TV Series, Drama. The show is not suffering — in fact, watching Don (Jon Hamm)
finally crack and start to act like a real human was incredible this season.
Oh, well. There’s always next year’s Emmys, I guess?
Read all the nominations here.It’s almost Christmas, so what better time for another Apple ad to make
you unexpectedly shrivel up and bawl?
Beyoncé blew the top off the Internet late last week, surprise-releasing
14 new songs plus 17 music videos in
a full, mega, meta “visual experience” of an album, leaving most of us with
nothing left on our holiday wish lists. Titled simply Beyoncé, the package features collaborations with Jay Z, Frank
Ocean, Drake and Blue MFing Ivy, sexy-ass songs with some straight up raunch, audio/video
from Star Search and home movies and several shots of Bey’s thonged butt. It’s
perfection. And because no one can ever get enough Yoncé (That’s right, it’s Yoncé,
Mrs. Carter if you’re nasty), she’s also releasing a mini-documentary about the
album in various parts, day by day. Buy the package, watch the videos and get
swept up in the Carter life here.
John Mayer and Katy Perry are totes an item and, in case you needed any
reminders of what a supreme douche J. May is, well, here’s their first couples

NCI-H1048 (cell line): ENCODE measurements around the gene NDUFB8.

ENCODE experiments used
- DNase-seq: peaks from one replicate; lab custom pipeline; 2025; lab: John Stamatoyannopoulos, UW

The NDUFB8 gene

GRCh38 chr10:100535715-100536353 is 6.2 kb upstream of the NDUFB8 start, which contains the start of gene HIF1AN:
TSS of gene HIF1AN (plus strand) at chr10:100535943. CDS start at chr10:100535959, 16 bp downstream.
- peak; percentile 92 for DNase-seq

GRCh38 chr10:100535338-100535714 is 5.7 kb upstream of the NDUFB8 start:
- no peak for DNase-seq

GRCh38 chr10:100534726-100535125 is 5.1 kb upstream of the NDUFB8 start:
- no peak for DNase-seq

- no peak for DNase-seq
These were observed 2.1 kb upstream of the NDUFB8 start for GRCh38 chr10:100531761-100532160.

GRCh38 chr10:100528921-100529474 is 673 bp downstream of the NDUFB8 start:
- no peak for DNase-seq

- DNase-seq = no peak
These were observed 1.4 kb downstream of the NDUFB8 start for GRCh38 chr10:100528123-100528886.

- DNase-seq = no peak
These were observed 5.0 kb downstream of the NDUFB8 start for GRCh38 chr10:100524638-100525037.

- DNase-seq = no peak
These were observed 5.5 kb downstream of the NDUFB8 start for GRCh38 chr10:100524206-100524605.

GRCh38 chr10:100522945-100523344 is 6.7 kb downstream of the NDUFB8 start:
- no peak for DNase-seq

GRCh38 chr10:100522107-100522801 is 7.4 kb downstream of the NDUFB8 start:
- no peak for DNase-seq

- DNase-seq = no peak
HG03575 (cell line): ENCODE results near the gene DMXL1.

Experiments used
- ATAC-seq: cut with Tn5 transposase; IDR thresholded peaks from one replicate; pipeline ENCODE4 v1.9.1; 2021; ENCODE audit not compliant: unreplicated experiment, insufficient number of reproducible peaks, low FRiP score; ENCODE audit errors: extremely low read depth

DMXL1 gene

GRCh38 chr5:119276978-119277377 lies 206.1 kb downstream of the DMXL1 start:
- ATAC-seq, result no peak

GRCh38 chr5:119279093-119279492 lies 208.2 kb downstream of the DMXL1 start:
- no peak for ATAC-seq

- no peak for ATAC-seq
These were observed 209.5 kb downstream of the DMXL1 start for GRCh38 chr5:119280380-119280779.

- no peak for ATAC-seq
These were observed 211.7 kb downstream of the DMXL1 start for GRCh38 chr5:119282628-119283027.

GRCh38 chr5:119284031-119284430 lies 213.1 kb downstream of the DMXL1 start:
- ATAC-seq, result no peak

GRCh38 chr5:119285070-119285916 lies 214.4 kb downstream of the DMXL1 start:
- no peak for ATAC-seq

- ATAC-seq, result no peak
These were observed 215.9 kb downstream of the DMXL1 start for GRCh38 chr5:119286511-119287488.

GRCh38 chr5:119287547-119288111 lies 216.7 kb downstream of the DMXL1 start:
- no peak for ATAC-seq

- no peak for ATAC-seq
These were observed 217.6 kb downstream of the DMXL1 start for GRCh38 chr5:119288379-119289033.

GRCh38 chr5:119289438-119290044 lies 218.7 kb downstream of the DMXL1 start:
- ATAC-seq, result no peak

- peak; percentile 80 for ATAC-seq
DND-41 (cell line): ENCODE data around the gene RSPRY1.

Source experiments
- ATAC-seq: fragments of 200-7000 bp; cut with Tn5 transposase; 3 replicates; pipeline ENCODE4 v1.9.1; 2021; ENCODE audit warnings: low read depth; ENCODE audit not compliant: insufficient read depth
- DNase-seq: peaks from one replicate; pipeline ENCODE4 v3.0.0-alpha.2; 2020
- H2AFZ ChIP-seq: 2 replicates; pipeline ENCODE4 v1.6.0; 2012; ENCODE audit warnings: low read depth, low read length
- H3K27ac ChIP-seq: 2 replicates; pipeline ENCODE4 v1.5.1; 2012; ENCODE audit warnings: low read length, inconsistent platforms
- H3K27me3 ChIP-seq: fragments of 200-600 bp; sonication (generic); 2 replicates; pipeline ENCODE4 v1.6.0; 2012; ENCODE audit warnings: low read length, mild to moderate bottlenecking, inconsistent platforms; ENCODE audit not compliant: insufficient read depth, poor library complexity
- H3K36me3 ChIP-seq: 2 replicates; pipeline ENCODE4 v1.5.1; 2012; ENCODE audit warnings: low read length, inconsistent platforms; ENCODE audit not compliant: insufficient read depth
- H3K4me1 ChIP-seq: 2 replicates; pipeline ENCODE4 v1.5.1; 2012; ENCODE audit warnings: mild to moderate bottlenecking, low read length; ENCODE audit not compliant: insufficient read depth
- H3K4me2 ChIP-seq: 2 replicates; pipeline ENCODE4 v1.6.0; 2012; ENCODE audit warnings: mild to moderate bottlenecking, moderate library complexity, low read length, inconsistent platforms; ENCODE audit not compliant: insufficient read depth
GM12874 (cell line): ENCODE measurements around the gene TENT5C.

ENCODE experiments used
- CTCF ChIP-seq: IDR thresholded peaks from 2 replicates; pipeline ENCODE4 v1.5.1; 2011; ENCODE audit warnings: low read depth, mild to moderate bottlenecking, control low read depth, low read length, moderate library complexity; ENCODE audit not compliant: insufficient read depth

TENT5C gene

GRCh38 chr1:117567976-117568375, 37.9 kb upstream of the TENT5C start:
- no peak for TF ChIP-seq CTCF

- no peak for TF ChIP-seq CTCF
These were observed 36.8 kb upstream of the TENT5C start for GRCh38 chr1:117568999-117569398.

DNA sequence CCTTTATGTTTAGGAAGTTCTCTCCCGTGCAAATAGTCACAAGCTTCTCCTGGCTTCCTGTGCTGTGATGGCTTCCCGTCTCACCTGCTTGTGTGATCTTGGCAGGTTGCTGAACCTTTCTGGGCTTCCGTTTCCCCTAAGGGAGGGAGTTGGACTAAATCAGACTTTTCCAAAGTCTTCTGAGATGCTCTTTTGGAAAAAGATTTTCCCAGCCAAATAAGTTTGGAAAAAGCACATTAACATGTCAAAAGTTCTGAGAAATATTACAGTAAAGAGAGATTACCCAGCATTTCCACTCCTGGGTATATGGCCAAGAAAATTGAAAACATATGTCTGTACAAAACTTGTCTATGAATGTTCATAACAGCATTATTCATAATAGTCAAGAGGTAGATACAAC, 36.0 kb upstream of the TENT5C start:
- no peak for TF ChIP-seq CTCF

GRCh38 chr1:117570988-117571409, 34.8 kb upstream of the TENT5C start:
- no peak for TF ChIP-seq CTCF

interview (gag) — skip to 2:50 for John’s really touching words about Katy’s
craft/to hear him drop an F bomb (edited out, thanks ABC!) while doing so.
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R. Kelly(’s PR)
thought it would be a good idea to get #askrkelly trending, to spark a sort of
AMA with Twitter fans, and it was a total marketing fail. In fact, the timing of the backfired publicity stunt led perfectly to
this Village Voice interview
with the Chicago Sun-Times music critic that broke the story detailing R. Kelly’s involvement with
underage girls almost 15 years ago. This journalist, Jim DeRogatis, reminds us just how disgusting of a rap sheet R. has. I guess somewhere
between Trapped in the Closet parts V
and XXVI, we forgot the dude was a legit pedo.
Buzzfeed dubbed Newport Aquarium’s Scuba Santa one of eight “Most Badass
Santas in the World,” not to be confused with “One of Most Extreme Santas in
World,” as reported by basically every other local media outlet (buncha babies).
If there’s just one viral family Christmas video-card (ugh) making its rounds
that particularly makes me want to gouge my eyes out, it’s the Holderness
family’s. Set to the tune of the very current
“Welcome to Miami,” this family of four teaches us what the holidays are truly
about: bragging about the year’s accomplishments. Namely, running triathlons,
appearing in blockbuster films and learning Chinese — in their "Christmas jammies." Fucking white people.
Shia LaBeouf was a child actor, so I guess he never went to school to learn that copying off your neighbor's work is pretty much universally looked down upon. That's the only explanation I can come up with to justify his plagiarizing of Daniel Clowes' comic Justin M. Damiano for his new short film, HowardCantour.com. Read all about the fiasco here, and see the similarities for yourself. LaBeouf said sorry via Twitter, which should be enough, but he apparently lifted his apology off Yahoo Answers. So help us all.